Wally “The Dream” Sombero: from Asian poker pioneer to game-changer

In the early days, poker felt “illegal.” in Philippines. The thrills were multi-faceted, as every poker game had all the elements of a big screen thriller, but with very real repercussions. The games were held in the confines of homes belonging to the bolder aficionados. These underground sorties were played under the shadows of potential riches or ruin, where the next moment could bring the nuts, or the cops. Players could turn into millionaires overnight… or suspected felons.

From Vegas to the Philippines

It was 2005 when The Cop finally came to bust the game wide open. In the best of possible ways. The Cop was a retired police general, armed not with a service revolver, but with two of the most iconic names in the game. He campaigned to thrust poker into the mainstream with a pageantry befitting the true majesty of the game. He became known worldwide as the man who ushered the era of modern poker in Asia. He is “The Godfather of Philippine Poker,” and possibly one of the most iconic poker figures in the continent: Wenceslao “Wally” Sombero. Sombero dedicated a better portion of his life as a law enforcer in the Philippines. At the turn of the millennium, he hung up his badge and pursued “The Dream.” “I went to Las Vegas to play poker,” the 59-year-old high roller recalls. I had a dream of bringing this wonderful game to my country and went about getting it done.” He quickly became a stalwart in the Vegas scene, earning him the moniker “The Bandit”. “I looked like a bandit and got their money like a bandit,” Sombero playfully looks back.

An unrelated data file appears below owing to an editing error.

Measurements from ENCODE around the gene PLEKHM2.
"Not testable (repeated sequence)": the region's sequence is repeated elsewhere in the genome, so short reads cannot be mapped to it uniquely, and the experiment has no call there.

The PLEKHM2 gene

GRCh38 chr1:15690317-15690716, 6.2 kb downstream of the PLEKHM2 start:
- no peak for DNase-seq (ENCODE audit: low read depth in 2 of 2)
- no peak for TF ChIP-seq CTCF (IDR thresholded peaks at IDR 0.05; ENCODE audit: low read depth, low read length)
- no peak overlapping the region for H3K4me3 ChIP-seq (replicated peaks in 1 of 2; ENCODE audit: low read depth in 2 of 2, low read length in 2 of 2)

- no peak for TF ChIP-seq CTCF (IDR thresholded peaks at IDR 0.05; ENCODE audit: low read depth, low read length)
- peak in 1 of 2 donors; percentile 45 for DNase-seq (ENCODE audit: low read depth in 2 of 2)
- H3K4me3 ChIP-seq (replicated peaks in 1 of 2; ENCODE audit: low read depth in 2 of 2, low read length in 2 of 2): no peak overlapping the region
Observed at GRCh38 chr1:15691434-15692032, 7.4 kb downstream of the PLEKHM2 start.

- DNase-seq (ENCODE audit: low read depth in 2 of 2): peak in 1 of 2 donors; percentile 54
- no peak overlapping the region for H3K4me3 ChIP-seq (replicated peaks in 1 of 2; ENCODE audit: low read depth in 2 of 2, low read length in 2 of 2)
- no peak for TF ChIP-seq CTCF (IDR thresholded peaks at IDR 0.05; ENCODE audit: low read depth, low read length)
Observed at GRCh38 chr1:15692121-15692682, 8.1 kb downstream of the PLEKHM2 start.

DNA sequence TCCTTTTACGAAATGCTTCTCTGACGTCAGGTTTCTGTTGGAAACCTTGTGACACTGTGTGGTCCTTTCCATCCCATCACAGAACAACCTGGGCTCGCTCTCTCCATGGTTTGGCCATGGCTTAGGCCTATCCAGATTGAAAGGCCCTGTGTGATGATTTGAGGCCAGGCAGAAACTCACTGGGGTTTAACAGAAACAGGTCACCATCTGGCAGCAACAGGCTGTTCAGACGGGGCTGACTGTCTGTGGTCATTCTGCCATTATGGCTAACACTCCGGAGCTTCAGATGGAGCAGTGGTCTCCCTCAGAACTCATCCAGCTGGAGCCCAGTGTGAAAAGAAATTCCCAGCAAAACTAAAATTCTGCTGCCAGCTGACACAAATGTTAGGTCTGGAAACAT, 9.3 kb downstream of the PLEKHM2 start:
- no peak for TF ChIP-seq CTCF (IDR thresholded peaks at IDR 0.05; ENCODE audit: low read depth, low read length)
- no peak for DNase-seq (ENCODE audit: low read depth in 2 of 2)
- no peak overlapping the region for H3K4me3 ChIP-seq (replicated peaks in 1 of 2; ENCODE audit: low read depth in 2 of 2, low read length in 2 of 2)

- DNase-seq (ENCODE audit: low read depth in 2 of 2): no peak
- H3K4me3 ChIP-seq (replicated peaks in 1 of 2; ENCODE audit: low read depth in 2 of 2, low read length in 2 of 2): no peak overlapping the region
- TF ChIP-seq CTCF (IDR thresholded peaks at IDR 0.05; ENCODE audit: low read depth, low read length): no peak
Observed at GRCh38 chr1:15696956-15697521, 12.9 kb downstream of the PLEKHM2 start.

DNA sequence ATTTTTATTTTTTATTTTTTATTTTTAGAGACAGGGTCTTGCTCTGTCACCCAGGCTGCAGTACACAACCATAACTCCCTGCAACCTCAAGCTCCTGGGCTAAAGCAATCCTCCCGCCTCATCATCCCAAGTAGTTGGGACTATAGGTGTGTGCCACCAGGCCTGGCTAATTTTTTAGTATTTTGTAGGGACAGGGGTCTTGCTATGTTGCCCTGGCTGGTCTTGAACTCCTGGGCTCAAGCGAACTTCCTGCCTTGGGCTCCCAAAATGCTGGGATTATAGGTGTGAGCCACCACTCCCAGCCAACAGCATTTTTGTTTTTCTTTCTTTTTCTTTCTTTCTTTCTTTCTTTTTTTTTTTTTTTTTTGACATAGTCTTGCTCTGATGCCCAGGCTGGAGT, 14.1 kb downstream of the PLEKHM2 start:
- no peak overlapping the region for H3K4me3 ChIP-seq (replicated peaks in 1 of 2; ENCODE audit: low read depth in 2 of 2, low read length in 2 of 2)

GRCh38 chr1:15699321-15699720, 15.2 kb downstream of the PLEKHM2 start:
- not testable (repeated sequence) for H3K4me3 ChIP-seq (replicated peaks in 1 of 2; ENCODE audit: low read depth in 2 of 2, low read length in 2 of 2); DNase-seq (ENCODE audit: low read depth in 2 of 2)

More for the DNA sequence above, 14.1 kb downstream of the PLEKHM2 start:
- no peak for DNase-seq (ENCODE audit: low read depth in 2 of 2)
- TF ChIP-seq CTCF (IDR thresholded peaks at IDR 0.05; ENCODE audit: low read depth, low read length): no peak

Sombero went on to join, cash and win a variety of tournaments. But this was at a time when few people paid attention. “The Dream” persisted: “I made many friends in the poker scene there,” he said. “It became time to make ‘The Dream’ a reality.”

Wally Sombero
Wally “The Dream” Sombero (Photo : Deejay Ruperto)

At that time, the Philippines—the only Catholic-majority country in Asia—was hell bent on pruning gambling. Stiff regulations were enforced and only selected hotels were given gaming licenses. Poker was not among the most popular attractions, hence its absence on all casino floors.

 Poker, however, was on a steep rise after a Tennessee accountant by the name of Chris Moneymaker had a historic televised triumph at the 2003 World Series of Poker. He made the catchphrase “Anyone Can Win” a stunning reality. Home games and unsupervised tilts sprouted underground. Poker players created a quiet buzz that grew steadily along with its community. “The Dream” took a megaphone to that buzz. “PAGCOR (The Philippine Amusement and Gaming Corporation) didn’t even have a department for poker,” Sombero continued. “It was up to me to educate them on what poker really is.

The first ever poker tournament in Asia

Then in 2006, it happened. “I organized the first ever poker tournament in Asia (held at the PAGCOR Casino Filipino Auditorium) and helping me bring that together was no less than Jack Binion and Doyle Brunson,” he recounts. “The Dream” saw to it that two of the biggest names in all of poker came to the Philippines in 2006. Sombero even recalled Brunson’s solitary request before accepting his invitation. “Doyle whispered to me, ‘I want a gun,’” Sombero shared with his trademark big laugh. “He thought there might be hooligans walking the streets and it made him feel more secure, so I arranged for him to have a piece. He even brought it with him onto the casino floor. He was in a wheelchair so went past all the x-ray machines with no problem.